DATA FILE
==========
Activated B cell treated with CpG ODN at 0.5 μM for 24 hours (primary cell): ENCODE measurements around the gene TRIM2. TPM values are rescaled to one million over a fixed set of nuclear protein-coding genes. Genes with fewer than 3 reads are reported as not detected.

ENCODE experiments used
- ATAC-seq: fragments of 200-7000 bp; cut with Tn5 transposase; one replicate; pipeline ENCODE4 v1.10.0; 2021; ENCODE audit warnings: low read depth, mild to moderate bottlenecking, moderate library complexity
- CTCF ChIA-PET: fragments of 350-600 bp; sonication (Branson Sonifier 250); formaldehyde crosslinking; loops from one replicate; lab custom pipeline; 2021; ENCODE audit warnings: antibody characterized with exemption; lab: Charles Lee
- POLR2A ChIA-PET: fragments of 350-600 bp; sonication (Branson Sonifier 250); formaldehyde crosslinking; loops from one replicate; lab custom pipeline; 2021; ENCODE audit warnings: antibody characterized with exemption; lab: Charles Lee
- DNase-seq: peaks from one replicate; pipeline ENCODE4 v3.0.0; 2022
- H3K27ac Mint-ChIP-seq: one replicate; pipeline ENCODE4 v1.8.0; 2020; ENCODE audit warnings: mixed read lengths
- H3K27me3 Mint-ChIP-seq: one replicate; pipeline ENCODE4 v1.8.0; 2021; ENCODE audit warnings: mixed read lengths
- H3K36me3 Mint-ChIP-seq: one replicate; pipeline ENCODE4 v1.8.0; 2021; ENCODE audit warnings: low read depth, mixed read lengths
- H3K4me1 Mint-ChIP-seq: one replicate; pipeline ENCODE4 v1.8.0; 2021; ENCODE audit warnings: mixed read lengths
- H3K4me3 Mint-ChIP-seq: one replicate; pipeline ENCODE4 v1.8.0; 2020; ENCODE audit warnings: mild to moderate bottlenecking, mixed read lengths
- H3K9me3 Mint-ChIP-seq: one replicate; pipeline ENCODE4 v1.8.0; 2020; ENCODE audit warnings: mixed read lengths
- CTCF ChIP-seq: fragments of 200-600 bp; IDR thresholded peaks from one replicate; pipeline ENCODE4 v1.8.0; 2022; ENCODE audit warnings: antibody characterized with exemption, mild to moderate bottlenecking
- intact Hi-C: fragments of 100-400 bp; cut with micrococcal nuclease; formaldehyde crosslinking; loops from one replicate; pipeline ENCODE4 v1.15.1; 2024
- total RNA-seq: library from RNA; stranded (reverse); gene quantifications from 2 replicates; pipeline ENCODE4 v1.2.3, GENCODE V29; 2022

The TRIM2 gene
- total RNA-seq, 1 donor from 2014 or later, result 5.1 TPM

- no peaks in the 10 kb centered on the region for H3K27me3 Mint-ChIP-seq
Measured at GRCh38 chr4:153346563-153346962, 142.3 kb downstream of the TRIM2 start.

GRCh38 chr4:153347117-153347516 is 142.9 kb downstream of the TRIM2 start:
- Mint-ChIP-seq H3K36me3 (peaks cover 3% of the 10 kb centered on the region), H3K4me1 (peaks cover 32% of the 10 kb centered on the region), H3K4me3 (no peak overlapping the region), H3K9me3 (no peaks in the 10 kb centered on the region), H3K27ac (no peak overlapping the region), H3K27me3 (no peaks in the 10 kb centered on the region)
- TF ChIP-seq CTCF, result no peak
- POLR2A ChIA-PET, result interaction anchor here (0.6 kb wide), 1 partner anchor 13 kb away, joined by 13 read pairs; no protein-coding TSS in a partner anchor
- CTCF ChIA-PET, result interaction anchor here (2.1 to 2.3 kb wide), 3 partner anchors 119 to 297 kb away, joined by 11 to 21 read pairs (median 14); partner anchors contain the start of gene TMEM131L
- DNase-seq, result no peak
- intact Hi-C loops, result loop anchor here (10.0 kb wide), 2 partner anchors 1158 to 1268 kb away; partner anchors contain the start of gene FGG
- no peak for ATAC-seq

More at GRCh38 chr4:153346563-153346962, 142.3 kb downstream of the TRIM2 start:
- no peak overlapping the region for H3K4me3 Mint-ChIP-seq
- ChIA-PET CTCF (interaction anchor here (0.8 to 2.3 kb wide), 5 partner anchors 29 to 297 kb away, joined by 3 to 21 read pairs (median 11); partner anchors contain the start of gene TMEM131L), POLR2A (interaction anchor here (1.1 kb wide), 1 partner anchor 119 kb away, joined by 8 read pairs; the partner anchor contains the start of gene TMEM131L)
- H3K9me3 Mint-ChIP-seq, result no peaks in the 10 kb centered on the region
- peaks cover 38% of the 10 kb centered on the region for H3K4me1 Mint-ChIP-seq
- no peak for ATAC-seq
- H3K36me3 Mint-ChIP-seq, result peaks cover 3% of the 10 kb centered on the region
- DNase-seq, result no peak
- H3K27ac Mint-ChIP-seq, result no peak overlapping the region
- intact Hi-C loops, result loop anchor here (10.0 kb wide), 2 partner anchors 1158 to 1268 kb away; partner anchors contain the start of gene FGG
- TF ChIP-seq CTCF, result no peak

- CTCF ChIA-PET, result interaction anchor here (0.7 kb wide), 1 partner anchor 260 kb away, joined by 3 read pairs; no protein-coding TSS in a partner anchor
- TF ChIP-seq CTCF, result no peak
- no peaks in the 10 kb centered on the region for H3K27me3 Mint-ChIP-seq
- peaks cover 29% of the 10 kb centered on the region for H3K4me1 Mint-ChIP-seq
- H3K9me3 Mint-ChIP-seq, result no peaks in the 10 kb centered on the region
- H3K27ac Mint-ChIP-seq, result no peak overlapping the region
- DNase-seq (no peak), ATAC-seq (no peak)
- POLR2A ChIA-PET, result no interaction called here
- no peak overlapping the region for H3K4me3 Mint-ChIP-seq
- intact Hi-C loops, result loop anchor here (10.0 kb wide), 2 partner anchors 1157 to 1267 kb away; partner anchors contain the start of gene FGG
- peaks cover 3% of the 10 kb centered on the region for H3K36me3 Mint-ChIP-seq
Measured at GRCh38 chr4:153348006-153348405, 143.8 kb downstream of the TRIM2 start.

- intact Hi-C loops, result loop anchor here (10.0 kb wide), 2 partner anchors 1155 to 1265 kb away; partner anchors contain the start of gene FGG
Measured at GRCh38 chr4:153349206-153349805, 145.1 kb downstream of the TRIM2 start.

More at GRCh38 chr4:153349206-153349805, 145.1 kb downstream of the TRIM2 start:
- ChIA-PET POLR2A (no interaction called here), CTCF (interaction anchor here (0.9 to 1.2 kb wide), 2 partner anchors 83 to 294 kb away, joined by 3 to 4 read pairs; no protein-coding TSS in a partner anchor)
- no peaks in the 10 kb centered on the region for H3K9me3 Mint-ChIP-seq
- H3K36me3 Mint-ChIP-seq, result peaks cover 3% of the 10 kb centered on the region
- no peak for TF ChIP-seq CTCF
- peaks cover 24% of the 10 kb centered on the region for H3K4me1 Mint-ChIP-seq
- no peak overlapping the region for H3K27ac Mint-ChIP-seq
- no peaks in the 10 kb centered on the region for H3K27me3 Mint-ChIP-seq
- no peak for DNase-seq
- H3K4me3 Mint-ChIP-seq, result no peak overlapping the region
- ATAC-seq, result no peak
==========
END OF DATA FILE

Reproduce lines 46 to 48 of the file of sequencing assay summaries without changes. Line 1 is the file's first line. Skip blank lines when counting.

- POLR2A ChIA-PET, result no interaction called here
- no peak overlapping the region for H3K4me3 Mint-ChIP-seq
- intact Hi-C loops, result loop anchor here (10.0 kb wide), 2 partner anchors 1157 to 1267 kb away; partner anchors contain the start of gene FGG